“In his particular case, he had fallen on a lot of hard times but clearly was one of the greatest athletes ever at Iowa State,” said Jamie Pollard, director of ISU Athletics. “He had an interest [in returning to Iowa State], and so we wanted to help facilitate that.”

Harris’ main focus was to finish what he had started. Previously, Harris had ended his Cyclone tenure after three seasons on the track.

“It was to finish what I started,” Harris said with a pause. “I promised my grandmother that I would graduate from college.”

Harris credits several people with helping him turn his life around and helping him get back to Iowa State. He said Pollard; Tom Hill, ISU vice president of Student Affairs; and many others played big roles.

“Our early conversations were that I wanted him to focus on the task at hand, and that was getting his degree,” Hill said. “Everything else was secondary.”

But during his time back in the Midwest, Harris also became an assistant coach for the ISU track team and helped mentor inner-city youth on staying on the right path.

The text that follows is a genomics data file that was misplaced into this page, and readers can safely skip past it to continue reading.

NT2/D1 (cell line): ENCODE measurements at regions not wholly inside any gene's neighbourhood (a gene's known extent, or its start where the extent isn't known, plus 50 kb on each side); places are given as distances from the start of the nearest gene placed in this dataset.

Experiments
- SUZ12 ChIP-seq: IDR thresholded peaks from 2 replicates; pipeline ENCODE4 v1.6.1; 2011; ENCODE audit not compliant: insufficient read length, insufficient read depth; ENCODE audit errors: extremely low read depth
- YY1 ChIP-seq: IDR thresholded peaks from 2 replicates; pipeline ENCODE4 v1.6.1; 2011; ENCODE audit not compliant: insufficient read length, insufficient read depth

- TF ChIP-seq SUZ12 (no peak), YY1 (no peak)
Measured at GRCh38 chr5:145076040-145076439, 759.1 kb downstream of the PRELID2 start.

In May 2010, Harris added college graduate to his achievements next to his long list of athletic accolades. He had finished what he had set out to complete.

“To have my degree from Iowa State means a lot to me, it meant everything to me, I didn’t want to take it from anywhere else,” Harris said.

Today there is no doubt Harris’s trip to Ames was well worth the several-year trip from his home in California.

“It was worth it,” Harris said. “Every second was worth it, the 1,800 miles that I drove was worth it, every day in class was worth it.”

The ISU athletic department continues to bring back former athletes like Harris to help them finish what they started. Pollard said seeing Harris and others graduate is rewarding.

“I’d say it’s neat because we talk about student athletes when we recruit them: ‘Once a Cyclone, always a Cyclone,’” Pollard said. “Not all of them make it. Many times when they don’t make it, they don’t make it not because they can’t.

“To give them a second chance at it is really rewarding.”

Despite any difficulties in his life, Harris is content with how it has turned out. After all, he is an Olympian and completed the promise he made his grandmother.

“When everything is said and done,” Harris said. “I went through what I needed to go through in order to get to where I am now.”